Competency-based education is gaining steam, but questions remain about which forms the U.S. Department of Education will back.
Thursday's meeting is simultaneously a pivot for the Obama administration away from its stalled legislative agenda and a rare chance for White House-level attention for a large group of academic leaders.
An effort to simplify how institutions are authorized to operate in multiple states prepares to invite its first members.
The U.S. Education Department is applying its state authorization regulation differently to nonprofit and for-profit colleges, in ways that some experts believe is unfair and possibly illegal.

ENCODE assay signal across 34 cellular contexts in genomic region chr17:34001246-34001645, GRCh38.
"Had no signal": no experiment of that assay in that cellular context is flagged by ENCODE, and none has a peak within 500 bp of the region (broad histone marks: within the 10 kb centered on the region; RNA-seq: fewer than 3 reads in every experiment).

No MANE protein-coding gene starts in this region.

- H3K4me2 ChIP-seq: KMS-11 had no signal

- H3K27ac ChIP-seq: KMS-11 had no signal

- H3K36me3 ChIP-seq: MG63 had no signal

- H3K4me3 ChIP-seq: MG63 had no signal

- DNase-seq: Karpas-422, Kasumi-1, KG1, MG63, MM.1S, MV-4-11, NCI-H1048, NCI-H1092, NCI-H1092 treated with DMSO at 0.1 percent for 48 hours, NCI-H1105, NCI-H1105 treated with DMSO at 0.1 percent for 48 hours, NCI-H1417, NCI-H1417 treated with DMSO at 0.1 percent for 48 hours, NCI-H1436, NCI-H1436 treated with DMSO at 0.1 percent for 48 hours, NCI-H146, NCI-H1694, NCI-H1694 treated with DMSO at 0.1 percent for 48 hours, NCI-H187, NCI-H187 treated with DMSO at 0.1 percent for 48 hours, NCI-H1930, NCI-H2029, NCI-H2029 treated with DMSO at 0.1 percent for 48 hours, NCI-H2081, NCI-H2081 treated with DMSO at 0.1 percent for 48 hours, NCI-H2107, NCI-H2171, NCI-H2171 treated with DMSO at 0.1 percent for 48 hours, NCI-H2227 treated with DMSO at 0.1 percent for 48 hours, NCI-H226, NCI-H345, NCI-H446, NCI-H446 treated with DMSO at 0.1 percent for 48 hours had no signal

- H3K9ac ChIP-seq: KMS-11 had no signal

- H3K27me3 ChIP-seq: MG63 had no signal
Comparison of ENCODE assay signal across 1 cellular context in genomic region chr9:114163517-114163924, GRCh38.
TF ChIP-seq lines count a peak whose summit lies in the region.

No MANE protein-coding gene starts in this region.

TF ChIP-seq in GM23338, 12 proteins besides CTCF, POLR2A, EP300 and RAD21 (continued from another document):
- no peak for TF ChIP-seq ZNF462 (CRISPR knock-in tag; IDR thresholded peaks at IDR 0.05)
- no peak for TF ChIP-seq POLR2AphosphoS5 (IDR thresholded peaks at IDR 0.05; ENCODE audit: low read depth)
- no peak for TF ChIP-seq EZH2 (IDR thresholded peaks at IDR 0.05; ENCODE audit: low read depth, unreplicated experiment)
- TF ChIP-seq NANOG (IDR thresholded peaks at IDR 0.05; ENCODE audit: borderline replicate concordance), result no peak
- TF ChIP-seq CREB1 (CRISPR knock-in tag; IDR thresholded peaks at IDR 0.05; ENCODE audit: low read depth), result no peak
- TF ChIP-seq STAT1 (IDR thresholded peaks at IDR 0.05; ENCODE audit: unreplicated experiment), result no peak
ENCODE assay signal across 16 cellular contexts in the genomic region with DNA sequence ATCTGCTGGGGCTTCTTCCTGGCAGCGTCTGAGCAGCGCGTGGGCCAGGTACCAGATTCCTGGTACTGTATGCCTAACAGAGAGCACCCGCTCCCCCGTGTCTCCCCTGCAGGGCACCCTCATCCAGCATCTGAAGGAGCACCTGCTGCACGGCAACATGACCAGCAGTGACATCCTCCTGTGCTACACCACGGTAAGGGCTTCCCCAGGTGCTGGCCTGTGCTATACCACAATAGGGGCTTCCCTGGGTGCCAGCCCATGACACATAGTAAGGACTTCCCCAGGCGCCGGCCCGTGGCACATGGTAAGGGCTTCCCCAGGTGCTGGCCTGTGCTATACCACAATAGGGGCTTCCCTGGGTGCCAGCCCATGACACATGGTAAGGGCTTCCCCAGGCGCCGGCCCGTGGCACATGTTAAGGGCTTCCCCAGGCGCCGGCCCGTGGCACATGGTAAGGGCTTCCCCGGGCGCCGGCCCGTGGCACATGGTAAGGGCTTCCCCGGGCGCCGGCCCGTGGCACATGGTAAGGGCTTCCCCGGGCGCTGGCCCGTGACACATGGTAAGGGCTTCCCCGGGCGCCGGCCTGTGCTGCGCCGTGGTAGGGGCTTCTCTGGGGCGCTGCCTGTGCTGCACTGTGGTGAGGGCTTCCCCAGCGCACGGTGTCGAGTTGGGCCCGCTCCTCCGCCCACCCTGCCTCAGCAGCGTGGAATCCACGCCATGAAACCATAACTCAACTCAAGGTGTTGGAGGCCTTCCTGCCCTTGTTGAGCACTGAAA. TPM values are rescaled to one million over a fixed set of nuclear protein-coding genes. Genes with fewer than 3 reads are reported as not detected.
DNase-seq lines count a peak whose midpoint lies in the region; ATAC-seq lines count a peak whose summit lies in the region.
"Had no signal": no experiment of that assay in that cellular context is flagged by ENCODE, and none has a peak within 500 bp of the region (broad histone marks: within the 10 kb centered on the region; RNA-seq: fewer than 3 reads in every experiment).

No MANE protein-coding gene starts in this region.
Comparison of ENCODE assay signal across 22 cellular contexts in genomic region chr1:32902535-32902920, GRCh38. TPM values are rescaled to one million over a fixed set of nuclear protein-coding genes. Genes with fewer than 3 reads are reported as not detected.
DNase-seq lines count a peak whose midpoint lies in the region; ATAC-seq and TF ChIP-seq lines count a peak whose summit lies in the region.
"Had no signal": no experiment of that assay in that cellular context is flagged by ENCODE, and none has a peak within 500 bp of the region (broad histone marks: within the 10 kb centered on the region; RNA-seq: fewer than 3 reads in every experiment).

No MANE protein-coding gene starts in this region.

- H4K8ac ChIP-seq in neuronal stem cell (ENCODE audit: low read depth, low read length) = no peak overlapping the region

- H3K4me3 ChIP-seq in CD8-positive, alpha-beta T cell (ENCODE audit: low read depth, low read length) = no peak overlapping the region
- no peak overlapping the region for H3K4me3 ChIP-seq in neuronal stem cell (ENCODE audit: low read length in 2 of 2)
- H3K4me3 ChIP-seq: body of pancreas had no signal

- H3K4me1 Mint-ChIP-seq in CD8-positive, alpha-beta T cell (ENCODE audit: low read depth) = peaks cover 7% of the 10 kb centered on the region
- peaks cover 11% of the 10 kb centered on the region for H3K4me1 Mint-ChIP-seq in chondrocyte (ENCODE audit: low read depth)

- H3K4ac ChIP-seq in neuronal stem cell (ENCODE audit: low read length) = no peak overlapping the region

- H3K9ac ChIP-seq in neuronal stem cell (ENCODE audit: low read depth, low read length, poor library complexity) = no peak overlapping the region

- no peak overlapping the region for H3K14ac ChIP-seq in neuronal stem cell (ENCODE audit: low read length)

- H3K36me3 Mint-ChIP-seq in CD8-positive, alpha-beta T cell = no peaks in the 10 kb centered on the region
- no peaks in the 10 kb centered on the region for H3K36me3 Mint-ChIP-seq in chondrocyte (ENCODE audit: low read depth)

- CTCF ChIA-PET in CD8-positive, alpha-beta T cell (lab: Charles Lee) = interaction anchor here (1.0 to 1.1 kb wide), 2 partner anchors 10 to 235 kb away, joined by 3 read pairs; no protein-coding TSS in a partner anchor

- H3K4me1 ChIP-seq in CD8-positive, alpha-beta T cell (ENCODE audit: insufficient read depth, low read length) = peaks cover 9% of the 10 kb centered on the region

Calling lobbyists' reaction to Obama's rating system proposal "premature and more than a little silly," Duncan says Education Department will develop metrics by which colleges will be judged.
Jamienne Studley, former Skidmore president and Education Department lawyer, is named deputy under secretary of education.
As Education Department begins new round of deliberations over "gainful employment," its draft language is both simpler and stricter.
In response to Congressional invitation, college groups suggest ideas for revising key federal law, from federal student-level database to risk-based approaches to accreditation and student aid.
Proposal circulating on Capitol Hill asks accreditors to create a way for new providers to gain approval more quickly.
The Education Department gears up to try again on regulations governing vocational programs, and -- building on its recent activity -- hints at broad regulatory agenda in the near future.
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